Controllers are medicines that reduce inflammation in asthma, that work by reducing the swelling in the airways. The most effective of them being steroids. These medicines help to reduce the severity of asthma if taken regularly as instructed. However, they must be taken regularly, even if your child is not wheezing. Relievers are airway openers that act by dilating the narrowed bronchi and provide rapid relief. They are also known as bronchodilators. They only relieve symptoms but not airway inflammation. We must use controllers for long term and relievers for short term, and not vice versa.

Should I use nebulizer or inhaler?

Metered dose inhalers (MDI) with spacers are preferred over nebulizers. Using nebulizer only for symptomatic relief and not taking long term medications is not advisable by the doctor.

What is a spacer and is it necessary to use it?

A spacer is a device that is attached to the MDI and it holds the burst of medication. This helps the child to breathe the medication into his lungs at his own pace. Spacers are recommended in children due to increased amount of drug delivery.

Why steroids?

Steroids are the most effective anti-inflammatory medicines. They are safe in mild to moderate doses which most asthmatics use. Inhaled steroids are the best way to manage infants with asthma. Depending on your child’s age, you may use inhaled asthma drugs via MDI with a spacer. You need a mask in children younger than three years.

How do I know if my child’s asthma has been controlled? Should my child take asthma medications even though he/she is feeling better?

Children start to feel better with relievers and short duration of controller medications. This makes the parents feel that they are “cured,” while on the contrary, inflammation still remains in the airways. The parents should follow instructions of the paediatrician and continue the controllers which are slowly stepped down and finally stopped. They should not abruptly stop medications. In older children, paediatricians advise pulmonary function tests before stopping the controllers.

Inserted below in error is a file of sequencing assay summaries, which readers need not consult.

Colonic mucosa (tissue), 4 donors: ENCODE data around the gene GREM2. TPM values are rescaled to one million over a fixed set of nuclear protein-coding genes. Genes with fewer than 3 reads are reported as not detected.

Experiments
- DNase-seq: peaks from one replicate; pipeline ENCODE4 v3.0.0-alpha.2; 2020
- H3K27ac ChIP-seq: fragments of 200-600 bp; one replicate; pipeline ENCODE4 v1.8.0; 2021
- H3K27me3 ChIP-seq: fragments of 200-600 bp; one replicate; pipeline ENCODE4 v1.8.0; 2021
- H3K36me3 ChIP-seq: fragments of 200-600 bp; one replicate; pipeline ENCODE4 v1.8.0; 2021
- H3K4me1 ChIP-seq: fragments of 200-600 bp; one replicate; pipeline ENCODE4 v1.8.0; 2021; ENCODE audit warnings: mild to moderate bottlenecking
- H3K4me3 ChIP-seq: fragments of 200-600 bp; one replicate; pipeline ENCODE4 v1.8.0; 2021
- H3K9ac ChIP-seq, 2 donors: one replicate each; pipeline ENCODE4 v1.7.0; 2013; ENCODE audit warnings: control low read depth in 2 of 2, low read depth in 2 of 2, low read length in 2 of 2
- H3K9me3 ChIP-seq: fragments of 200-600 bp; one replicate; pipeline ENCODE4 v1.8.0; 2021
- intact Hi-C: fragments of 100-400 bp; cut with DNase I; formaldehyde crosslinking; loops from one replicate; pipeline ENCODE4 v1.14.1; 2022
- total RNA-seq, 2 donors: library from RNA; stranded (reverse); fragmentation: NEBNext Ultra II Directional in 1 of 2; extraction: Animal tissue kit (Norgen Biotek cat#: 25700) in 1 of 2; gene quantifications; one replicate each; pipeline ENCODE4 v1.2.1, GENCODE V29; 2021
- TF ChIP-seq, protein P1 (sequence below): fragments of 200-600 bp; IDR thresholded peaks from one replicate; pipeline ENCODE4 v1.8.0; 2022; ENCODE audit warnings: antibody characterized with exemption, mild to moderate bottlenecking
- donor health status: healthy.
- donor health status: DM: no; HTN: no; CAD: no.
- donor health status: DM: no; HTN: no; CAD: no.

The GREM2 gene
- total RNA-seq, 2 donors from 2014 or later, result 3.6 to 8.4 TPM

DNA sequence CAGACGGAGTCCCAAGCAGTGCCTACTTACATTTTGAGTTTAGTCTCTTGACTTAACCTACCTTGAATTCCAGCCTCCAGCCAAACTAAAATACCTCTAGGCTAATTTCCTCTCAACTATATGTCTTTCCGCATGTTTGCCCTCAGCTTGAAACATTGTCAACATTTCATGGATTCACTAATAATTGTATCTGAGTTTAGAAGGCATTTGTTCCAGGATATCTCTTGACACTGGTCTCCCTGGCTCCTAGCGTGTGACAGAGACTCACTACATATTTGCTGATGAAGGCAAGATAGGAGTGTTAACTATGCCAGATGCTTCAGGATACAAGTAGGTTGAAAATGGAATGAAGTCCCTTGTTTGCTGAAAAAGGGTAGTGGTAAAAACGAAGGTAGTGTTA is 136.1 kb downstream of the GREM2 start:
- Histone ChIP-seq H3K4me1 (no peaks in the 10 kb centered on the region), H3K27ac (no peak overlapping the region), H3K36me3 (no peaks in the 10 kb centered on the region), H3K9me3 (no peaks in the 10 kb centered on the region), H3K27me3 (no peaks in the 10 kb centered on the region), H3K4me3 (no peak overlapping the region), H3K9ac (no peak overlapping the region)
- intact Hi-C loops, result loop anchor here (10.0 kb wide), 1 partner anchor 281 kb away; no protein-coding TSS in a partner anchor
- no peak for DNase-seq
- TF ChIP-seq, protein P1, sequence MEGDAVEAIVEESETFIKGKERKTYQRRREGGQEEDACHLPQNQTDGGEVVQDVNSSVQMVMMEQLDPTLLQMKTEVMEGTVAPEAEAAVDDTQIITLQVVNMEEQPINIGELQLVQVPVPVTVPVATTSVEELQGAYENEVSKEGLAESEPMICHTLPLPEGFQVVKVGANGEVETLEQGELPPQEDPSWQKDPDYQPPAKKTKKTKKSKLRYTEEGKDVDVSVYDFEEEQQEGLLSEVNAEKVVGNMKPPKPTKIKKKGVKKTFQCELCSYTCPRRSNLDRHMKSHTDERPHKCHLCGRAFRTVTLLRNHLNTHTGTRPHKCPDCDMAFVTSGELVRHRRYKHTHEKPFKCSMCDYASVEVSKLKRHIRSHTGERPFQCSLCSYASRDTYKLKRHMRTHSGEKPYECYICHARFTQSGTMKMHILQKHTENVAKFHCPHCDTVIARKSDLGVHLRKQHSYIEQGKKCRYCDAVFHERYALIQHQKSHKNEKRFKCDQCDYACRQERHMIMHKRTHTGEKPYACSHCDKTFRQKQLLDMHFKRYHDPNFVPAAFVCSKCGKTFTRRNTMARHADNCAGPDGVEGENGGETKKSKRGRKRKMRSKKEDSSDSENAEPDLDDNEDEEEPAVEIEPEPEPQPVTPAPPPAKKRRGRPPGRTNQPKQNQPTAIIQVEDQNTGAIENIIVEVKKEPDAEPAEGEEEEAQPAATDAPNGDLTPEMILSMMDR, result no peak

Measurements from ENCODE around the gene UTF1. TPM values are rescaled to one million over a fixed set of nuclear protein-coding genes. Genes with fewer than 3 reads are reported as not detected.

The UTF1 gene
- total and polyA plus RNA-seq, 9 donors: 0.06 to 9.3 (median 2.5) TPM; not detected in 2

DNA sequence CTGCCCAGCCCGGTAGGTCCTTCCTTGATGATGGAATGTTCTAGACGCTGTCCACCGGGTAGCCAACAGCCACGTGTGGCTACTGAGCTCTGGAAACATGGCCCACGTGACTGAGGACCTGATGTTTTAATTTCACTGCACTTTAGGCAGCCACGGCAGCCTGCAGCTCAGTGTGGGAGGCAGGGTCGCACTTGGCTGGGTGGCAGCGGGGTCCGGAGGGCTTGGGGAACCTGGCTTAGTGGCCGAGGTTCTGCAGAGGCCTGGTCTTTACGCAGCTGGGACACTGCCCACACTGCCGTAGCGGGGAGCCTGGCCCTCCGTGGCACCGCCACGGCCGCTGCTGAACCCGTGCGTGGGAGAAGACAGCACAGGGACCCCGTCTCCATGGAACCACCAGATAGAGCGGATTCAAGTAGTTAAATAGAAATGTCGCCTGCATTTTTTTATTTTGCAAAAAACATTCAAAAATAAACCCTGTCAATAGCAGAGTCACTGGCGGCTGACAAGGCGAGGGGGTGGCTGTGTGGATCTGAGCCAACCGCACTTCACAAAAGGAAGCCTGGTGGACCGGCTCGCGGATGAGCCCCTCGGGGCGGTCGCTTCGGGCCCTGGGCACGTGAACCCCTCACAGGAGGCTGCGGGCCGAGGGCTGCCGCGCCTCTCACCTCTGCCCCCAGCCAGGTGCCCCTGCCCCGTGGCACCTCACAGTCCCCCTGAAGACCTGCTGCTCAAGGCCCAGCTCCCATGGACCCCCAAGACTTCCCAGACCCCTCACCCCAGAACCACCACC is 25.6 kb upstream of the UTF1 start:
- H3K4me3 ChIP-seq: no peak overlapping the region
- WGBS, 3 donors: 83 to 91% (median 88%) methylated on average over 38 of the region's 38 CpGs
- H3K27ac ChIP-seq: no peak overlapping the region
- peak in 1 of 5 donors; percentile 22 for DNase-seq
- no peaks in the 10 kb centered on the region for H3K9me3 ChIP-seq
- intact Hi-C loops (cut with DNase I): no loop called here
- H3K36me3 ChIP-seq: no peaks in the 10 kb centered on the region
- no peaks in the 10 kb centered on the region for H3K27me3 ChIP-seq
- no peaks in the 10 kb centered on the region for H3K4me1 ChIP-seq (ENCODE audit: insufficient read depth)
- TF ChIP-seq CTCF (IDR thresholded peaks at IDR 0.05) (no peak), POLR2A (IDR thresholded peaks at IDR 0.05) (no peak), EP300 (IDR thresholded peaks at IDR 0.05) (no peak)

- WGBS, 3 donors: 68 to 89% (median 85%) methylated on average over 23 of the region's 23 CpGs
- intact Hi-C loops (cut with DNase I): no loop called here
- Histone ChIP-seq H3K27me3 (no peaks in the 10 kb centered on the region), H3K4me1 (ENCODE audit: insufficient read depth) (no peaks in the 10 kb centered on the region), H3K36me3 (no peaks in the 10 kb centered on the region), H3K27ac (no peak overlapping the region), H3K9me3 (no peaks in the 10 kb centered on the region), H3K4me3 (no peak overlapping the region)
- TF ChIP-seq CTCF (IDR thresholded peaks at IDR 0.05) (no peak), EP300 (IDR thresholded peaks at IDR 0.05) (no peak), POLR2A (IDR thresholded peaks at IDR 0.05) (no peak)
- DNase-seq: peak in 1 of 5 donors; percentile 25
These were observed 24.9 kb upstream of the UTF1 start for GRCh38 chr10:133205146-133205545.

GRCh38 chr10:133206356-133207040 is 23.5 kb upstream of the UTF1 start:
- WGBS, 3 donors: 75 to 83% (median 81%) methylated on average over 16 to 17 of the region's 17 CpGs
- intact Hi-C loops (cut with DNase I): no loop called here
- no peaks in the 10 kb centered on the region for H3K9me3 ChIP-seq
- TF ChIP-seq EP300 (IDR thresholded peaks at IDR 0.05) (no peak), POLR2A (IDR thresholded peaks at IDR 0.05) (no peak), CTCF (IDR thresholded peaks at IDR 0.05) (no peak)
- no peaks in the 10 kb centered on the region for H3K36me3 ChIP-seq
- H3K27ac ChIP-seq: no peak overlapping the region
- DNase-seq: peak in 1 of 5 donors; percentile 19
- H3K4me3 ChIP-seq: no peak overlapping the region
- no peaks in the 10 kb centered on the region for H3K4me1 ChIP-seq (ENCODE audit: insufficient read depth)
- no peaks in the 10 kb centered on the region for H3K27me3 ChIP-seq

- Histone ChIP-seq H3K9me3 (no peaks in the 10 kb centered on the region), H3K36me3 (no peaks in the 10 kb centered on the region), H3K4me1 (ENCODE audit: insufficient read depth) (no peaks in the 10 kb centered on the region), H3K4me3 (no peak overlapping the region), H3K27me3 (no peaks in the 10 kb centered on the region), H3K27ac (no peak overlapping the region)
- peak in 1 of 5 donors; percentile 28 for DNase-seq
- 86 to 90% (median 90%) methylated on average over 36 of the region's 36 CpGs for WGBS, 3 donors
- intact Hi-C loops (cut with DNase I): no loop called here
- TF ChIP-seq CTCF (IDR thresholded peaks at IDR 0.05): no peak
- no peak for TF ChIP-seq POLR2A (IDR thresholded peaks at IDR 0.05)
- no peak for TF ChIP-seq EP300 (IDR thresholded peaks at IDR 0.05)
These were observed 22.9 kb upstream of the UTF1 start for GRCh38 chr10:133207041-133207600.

How should I talk to people at my child’s school about asthma?

It’s important that your child’s teachers, coaches, and school nurses know about his or her asthma. Talk to your doctor about the best way to handle these discussions. Make sure that your child has an “asthma action plan” and the proper medication at school with detailed instructions that include the location of the medicine or permission for your child to carry it. Ask your child’s doctor to help you personalize this plan based on your child’s asthma and treatment.

What are the main goals of treating my child’s asthma?

The goals of asthma treatment for your child are:
Your child should be able to-
Live an active life, engage in activities without restrictions
Attend school every day
Is free of any breathing difficulties during the night
Use medications to control asthma with minimal or no side effects

If your child is suffering from asthma and you are looking for an expert advice, you should meet a Pediatrician at RxDx Multispeciality Clinic. They have expertise in treating asthma and other lung related diseases in children.

Author: Prof. Dr Subramanya N K
About The Author

Prof. Dr Subramanya N K– BOT (AIOTA Certified), RxDx.

For further details, please contact: 080-49261111, 6745-8111